These days, I can’t seem to keep us in groceries. Before this month was even half gone, I’d blown through three-quarters of the food money. In hopes of getting to the end of the month, I’ve been making menus and then—miracles of miracles—sticking to them.
1. My mother suggested I’m running out of money because I buy avocados. I told her that I thought my money shortage had more to do with the number of people in our family and the fact that the majority of them are growing. I also told her that if seven dollars a month was what was breaking the bank, then we were in much better shape than I previously thought and I should be able to remedy the situation right quick. And then she said, Well yes, you do have four growing children, and I was like, Yes, Mother. I do.
2. “Making menus” is short for “standing motionless in front of the back hall pantry shelves for extended periods of time while racking my brain for ideas, and then, suddenly, dashing down cellar to stare into the freezers’ abysses while mentally trying to conjure potential well-rounded dinners from unappetizing frozen blocks of food stuffs.”
So far, no scurvy. Last week I splurged on fresh veggies, but then I discovered some packs of spinach and the tail end of a bag of peas in the freezer so I haven’t even yet used the fresh kale and broccoli that I bought. Amazing! Oh, and there is a box of instant potatoes—from our donut-making experiments—in the back hall. Until those white flakes get used up, things are not truly desperate.
I kind of like the making-do challenge. I’ve been fixing big (since the meals aren’t necessarily elaborate, “thoughtful” might be a more accurate word ) breakfasts: baked oatmeal, omelets, bran muffins, oatmeal with frozen strawberries. Yesterday morning I made teff pancakes with blueberries.
My son, on the hunt for a new recipe for a pancake supper that he never got around to making, discovered (and pooh-poohed) the recipe that had come from one of my emails from the NYTimes cooking website. I, however, thought it looked interesting. The recipe was similar to my regular cooked-oatmeal pancakes, yet different enough—all that teff!—that I was curious. Even though I feared the kids might revolt, I made a double batch. It was high-time I used up those last two cups of teff that had been hanging out in my freezer since who-knows-when.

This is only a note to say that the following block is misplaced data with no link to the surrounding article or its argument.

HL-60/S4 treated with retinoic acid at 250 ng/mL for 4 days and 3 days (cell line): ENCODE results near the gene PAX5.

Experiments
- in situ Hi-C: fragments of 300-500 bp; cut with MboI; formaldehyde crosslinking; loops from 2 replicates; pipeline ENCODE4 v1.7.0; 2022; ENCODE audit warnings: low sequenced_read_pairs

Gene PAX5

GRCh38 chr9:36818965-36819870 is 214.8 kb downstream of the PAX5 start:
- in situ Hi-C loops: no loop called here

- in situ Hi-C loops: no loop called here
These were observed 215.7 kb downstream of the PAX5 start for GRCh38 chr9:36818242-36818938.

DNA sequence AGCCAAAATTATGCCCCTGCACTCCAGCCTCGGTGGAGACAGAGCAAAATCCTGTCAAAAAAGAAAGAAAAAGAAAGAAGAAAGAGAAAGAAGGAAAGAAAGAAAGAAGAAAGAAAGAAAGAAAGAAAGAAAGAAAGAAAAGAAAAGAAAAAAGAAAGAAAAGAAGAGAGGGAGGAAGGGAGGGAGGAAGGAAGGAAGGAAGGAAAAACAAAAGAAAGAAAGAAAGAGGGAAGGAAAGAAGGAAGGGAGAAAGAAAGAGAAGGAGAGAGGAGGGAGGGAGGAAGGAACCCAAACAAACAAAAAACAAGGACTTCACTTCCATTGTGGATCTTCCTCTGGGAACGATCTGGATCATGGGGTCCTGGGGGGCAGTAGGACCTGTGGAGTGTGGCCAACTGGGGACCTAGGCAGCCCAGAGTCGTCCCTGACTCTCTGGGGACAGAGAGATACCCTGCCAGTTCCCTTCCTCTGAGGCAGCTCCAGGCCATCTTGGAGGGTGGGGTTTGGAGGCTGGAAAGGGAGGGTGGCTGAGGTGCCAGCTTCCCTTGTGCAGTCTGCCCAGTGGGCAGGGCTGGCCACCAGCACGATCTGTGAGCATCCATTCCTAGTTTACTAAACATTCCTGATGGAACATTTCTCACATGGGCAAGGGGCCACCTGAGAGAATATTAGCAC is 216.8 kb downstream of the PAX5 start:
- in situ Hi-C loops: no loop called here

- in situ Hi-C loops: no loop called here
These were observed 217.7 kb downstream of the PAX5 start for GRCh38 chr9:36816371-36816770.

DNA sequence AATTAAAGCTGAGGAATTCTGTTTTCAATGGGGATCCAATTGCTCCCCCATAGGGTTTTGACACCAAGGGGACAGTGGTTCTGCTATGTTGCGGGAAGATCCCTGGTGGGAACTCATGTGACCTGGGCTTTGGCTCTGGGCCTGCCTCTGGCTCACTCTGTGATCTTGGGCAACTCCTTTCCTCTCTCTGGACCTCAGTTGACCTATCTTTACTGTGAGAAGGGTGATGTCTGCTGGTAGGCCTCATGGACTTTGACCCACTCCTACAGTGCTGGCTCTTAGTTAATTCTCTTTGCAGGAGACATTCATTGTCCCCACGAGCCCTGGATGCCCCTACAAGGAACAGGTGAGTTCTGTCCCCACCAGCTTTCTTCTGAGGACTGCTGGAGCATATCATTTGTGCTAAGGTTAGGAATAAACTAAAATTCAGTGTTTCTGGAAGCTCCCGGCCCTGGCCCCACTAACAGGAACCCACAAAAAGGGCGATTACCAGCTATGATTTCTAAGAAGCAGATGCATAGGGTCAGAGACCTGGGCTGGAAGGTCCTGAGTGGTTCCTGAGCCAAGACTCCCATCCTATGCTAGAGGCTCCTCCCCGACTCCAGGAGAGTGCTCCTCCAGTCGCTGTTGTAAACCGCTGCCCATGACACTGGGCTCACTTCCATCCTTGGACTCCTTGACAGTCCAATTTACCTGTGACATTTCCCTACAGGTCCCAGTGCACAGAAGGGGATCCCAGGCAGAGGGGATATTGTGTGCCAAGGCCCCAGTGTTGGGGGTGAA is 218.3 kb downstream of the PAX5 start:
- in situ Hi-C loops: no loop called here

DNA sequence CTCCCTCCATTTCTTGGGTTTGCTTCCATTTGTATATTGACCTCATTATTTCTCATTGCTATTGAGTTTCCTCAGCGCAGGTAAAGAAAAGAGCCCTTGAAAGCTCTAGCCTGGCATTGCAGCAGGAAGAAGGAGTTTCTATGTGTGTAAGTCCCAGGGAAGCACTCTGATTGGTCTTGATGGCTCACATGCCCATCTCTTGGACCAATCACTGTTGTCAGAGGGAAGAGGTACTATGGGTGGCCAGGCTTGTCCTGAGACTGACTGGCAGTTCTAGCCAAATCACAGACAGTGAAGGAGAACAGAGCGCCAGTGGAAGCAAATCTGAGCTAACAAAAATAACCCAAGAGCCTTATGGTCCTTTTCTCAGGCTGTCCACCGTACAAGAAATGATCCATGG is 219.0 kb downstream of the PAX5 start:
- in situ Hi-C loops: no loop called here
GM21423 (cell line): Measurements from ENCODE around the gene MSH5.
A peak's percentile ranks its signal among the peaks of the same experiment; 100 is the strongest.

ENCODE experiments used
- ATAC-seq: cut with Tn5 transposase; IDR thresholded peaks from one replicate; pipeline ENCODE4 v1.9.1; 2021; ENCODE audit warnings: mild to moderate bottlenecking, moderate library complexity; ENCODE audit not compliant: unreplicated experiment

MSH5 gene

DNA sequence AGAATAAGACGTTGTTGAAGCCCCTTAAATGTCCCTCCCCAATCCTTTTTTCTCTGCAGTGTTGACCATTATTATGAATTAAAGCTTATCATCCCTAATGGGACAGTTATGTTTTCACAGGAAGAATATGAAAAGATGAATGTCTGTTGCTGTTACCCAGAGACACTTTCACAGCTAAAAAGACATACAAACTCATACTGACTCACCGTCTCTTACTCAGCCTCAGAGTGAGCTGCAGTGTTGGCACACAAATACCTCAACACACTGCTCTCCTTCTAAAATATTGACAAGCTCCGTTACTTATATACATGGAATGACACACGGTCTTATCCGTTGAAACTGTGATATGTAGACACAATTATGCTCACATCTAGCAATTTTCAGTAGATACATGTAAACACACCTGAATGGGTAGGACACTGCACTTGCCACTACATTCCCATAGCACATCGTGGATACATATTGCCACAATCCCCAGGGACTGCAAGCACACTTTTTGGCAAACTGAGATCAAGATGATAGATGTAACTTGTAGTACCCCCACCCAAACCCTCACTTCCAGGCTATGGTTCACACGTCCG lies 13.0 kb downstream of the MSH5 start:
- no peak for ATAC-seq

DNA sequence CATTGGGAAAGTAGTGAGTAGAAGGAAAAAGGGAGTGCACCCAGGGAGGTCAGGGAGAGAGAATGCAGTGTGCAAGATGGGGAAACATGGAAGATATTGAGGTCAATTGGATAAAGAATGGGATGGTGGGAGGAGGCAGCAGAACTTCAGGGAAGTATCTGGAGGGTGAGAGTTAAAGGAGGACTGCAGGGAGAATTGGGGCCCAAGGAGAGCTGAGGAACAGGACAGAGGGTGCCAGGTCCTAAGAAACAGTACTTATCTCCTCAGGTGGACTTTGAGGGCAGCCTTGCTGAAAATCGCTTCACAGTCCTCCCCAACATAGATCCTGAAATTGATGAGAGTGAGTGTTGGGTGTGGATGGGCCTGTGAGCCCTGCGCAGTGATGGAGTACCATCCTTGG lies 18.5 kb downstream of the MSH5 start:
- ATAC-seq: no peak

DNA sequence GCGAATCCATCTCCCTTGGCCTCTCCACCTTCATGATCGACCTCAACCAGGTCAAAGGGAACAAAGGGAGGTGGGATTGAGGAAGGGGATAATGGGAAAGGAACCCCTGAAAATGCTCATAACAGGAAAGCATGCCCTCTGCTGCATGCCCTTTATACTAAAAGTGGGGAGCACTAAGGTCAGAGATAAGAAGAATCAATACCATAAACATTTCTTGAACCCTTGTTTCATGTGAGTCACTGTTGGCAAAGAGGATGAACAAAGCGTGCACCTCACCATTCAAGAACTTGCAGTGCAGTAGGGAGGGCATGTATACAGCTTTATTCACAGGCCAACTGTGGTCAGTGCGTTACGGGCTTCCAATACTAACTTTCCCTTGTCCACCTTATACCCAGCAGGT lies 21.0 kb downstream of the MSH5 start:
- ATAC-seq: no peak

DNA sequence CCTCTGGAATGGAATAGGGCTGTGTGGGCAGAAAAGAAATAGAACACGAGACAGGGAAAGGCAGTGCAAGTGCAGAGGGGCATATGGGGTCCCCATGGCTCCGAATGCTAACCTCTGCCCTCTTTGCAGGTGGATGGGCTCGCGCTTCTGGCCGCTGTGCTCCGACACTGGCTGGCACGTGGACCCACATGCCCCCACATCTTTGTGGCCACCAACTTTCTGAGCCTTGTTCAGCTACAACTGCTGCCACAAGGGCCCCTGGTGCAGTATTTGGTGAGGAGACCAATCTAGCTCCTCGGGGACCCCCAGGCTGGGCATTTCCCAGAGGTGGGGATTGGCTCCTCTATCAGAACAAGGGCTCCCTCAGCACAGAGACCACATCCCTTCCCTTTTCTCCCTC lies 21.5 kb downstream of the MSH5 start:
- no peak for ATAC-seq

Everyone loved them—surprise, surprise—and my older son raved. (I think he was just pleased that I was making pancakes on a day when he didn’t need to leave early for the rescue station.) All wholegrain, the pancakes are so dark that they appear dangerously healthy-looking, but the texture is light and tender. And even though they only have a little molasses, and no sugar, they taste sweet.
1 cup teff flour
1 cup whole wheat pastry flour
2 teaspoons baking powder
1 teaspoon soda
½ teaspoon salt, scant
2 tablespoons molasses
1¾ cup buttermilk (I used vinegar-laced milk)
3 tablespoons oil
1 teaspoon vanilla
1 cup leftover cooked oatmeal
1-2 cups blueberries
The night before:
Combine the wet ingredients, including the cooked oatmeal, and store in the fridge. In a separate bowl, combine the dry ingredients.
In the morning:
Pour the wet ingredients into the dry and mix to combine.
Ladle the batter onto a hot, buttered skillet and dot with blueberries. Cook the pancakes over medium heat—they take a little longer to cook through than other pancakes, so take your time. When the pancakes are bubbly and getting dry around the edges, flip and finish cooking on the other side.
Serve hot, with butter and syrup.